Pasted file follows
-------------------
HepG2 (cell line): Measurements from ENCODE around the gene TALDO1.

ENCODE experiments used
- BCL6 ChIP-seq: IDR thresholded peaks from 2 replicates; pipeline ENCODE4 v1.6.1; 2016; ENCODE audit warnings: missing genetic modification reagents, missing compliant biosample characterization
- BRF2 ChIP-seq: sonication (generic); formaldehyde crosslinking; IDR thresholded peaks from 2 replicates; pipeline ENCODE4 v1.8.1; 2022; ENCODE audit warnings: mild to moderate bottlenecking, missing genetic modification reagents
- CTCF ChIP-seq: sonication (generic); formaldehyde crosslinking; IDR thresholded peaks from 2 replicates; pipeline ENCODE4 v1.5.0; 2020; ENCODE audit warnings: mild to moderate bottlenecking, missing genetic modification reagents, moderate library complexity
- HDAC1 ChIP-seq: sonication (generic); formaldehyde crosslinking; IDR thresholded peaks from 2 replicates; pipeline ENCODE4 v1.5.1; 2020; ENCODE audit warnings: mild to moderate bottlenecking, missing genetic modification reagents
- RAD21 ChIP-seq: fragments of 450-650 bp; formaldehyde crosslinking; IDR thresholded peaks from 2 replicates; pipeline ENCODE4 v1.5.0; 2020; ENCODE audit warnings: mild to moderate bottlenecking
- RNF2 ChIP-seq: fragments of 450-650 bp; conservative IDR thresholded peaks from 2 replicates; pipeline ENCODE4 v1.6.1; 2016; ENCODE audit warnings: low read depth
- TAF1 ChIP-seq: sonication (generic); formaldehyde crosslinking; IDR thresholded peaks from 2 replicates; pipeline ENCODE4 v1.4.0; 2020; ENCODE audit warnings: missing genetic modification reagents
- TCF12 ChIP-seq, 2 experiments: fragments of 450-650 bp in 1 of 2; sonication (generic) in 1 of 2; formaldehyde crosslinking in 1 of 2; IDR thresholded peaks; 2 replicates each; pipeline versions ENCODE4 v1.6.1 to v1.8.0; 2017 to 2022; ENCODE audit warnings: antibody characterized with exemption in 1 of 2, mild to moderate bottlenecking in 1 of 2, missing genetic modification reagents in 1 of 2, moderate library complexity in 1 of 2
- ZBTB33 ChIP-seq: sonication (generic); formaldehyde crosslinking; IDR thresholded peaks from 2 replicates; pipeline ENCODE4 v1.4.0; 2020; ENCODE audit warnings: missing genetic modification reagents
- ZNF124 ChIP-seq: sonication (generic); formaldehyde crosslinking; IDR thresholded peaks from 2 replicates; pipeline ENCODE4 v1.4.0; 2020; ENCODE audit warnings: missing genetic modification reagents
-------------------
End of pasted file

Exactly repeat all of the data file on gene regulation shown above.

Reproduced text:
HepG2 (cell line): Measurements from ENCODE around the gene TALDO1.

ENCODE experiments used
- BCL6 ChIP-seq: IDR thresholded peaks from 2 replicates; pipeline ENCODE4 v1.6.1; 2016; ENCODE audit warnings: missing genetic modification reagents, missing compliant biosample characterization
- BRF2 ChIP-seq: sonication (generic); formaldehyde crosslinking; IDR thresholded peaks from 2 replicates; pipeline ENCODE4 v1.8.1; 2022; ENCODE audit warnings: mild to moderate bottlenecking, missing genetic modification reagents
- CTCF ChIP-seq: sonication (generic); formaldehyde crosslinking; IDR thresholded peaks from 2 replicates; pipeline ENCODE4 v1.5.0; 2020; ENCODE audit warnings: mild to moderate bottlenecking, missing genetic modification reagents, moderate library complexity
- HDAC1 ChIP-seq: sonication (generic); formaldehyde crosslinking; IDR thresholded peaks from 2 replicates; pipeline ENCODE4 v1.5.1; 2020; ENCODE audit warnings: mild to moderate bottlenecking, missing genetic modification reagents
- RAD21 ChIP-seq: fragments of 450-650 bp; formaldehyde crosslinking; IDR thresholded peaks from 2 replicates; pipeline ENCODE4 v1.5.0; 2020; ENCODE audit warnings: mild to moderate bottlenecking
- RNF2 ChIP-seq: fragments of 450-650 bp; conservative IDR thresholded peaks from 2 replicates; pipeline ENCODE4 v1.6.1; 2016; ENCODE audit warnings: low read depth
- TAF1 ChIP-seq: sonication (generic); formaldehyde crosslinking; IDR thresholded peaks from 2 replicates; pipeline ENCODE4 v1.4.0; 2020; ENCODE audit warnings: missing genetic modification reagents
- TCF12 ChIP-seq, 2 experiments: fragments of 450-650 bp in 1 of 2; sonication (generic) in 1 of 2; formaldehyde crosslinking in 1 of 2; IDR thresholded peaks; 2 replicates each; pipeline versions ENCODE4 v1.6.1 to v1.8.0; 2017 to 2022; ENCODE audit warnings: antibody characterized with exemption in 1 of 2, mild to moderate bottlenecking in 1 of 2, missing genetic modification reagents in 1 of 2, moderate library complexity in 1 of 2
- ZBTB33 ChIP-seq: sonication (generic); formaldehyde crosslinking; IDR thresholded peaks from 2 replicates; pipeline ENCODE4 v1.4.0; 2020; ENCODE audit warnings: missing genetic modification reagents
- ZNF124 ChIP-seq: sonication (generic); formaldehyde crosslinking; IDR thresholded peaks from 2 replicates; pipeline ENCODE4 v1.4.0; 2020; ENCODE audit warnings: missing genetic modification reagents